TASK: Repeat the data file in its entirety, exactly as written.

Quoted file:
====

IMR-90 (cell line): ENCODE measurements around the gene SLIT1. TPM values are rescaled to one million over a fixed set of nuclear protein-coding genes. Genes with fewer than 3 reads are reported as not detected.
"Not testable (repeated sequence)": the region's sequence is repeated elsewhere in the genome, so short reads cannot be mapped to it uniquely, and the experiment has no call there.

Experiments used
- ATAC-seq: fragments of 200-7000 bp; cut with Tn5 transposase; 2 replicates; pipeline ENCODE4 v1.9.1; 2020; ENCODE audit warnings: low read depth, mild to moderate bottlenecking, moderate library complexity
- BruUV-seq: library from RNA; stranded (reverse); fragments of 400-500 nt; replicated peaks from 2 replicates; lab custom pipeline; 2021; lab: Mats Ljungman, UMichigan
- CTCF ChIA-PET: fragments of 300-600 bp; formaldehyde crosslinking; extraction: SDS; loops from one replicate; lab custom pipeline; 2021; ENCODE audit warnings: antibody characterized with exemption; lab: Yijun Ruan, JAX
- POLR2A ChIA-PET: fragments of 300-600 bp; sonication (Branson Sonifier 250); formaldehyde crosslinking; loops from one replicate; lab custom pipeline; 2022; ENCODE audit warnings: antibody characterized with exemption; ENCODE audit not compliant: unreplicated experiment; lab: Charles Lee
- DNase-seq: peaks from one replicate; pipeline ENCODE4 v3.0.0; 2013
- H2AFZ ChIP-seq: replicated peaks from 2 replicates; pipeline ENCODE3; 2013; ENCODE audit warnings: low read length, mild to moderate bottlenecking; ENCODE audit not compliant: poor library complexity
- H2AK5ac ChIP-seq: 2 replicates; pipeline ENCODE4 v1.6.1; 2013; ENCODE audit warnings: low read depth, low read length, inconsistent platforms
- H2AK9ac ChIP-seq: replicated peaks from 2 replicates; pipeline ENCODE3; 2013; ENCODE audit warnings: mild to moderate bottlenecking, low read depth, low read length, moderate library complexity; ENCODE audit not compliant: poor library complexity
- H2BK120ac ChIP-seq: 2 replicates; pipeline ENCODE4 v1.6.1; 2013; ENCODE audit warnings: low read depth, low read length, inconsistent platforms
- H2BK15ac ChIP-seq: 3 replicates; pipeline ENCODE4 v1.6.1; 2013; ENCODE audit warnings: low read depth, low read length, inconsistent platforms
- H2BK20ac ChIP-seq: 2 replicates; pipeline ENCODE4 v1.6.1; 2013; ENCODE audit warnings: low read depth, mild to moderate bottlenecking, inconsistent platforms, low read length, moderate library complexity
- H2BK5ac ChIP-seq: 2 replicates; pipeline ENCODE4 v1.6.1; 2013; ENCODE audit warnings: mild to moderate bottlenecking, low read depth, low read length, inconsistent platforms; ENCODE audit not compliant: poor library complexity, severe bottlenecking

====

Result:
IMR-90 (cell line): ENCODE measurements around the gene SLIT1. TPM values are rescaled to one million over a fixed set of nuclear protein-coding genes. Genes with fewer than 3 reads are reported as not detected.
"Not testable (repeated sequence)": the region's sequence is repeated elsewhere in the genome, so short reads cannot be mapped to it uniquely, and the experiment has no call there.

Experiments used
- ATAC-seq: fragments of 200-7000 bp; cut with Tn5 transposase; 2 replicates; pipeline ENCODE4 v1.9.1; 2020; ENCODE audit warnings: low read depth, mild to moderate bottlenecking, moderate library complexity
- BruUV-seq: library from RNA; stranded (reverse); fragments of 400-500 nt; replicated peaks from 2 replicates; lab custom pipeline; 2021; lab: Mats Ljungman, UMichigan
- CTCF ChIA-PET: fragments of 300-600 bp; formaldehyde crosslinking; extraction: SDS; loops from one replicate; lab custom pipeline; 2021; ENCODE audit warnings: antibody characterized with exemption; lab: Yijun Ruan, JAX
- POLR2A ChIA-PET: fragments of 300-600 bp; sonication (Branson Sonifier 250); formaldehyde crosslinking; loops from one replicate; lab custom pipeline; 2022; ENCODE audit warnings: antibody characterized with exemption; ENCODE audit not compliant: unreplicated experiment; lab: Charles Lee
- DNase-seq: peaks from one replicate; pipeline ENCODE4 v3.0.0; 2013
- H2AFZ ChIP-seq: replicated peaks from 2 replicates; pipeline ENCODE3; 2013; ENCODE audit warnings: low read length, mild to moderate bottlenecking; ENCODE audit not compliant: poor library complexity
- H2AK5ac ChIP-seq: 2 replicates; pipeline ENCODE4 v1.6.1; 2013; ENCODE audit warnings: low read depth, low read length, inconsistent platforms
- H2AK9ac ChIP-seq: replicated peaks from 2 replicates; pipeline ENCODE3; 2013; ENCODE audit warnings: mild to moderate bottlenecking, low read depth, low read length, moderate library complexity; ENCODE audit not compliant: poor library complexity
- H2BK120ac ChIP-seq: 2 replicates; pipeline ENCODE4 v1.6.1; 2013; ENCODE audit warnings: low read depth, low read length, inconsistent platforms
- H2BK15ac ChIP-seq: 3 replicates; pipeline ENCODE4 v1.6.1; 2013; ENCODE audit warnings: low read depth, low read length, inconsistent platforms
- H2BK20ac ChIP-seq: 2 replicates; pipeline ENCODE4 v1.6.1; 2013; ENCODE audit warnings: low read depth, mild to moderate bottlenecking, inconsistent platforms, low read length, moderate library complexity
- H2BK5ac ChIP-seq: 2 replicates; pipeline ENCODE4 v1.6.1; 2013; ENCODE audit warnings: mild to moderate bottlenecking, low read depth, low read length, inconsistent platforms; ENCODE audit not compliant: poor library complexity, severe bottlenecking